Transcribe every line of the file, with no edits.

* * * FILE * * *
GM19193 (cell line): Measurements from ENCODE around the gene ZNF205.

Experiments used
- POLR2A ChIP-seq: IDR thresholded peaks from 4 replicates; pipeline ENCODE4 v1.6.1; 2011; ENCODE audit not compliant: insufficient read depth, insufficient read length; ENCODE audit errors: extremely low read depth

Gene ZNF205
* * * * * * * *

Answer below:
GM19193 (cell line): Measurements from ENCODE around the gene ZNF205.

Experiments used
- POLR2A ChIP-seq: IDR thresholded peaks from 4 replicates; pipeline ENCODE4 v1.6.1; 2011; ENCODE audit not compliant: insufficient read depth, insufficient read length; ENCODE audit errors: extremely low read depth

Gene ZNF205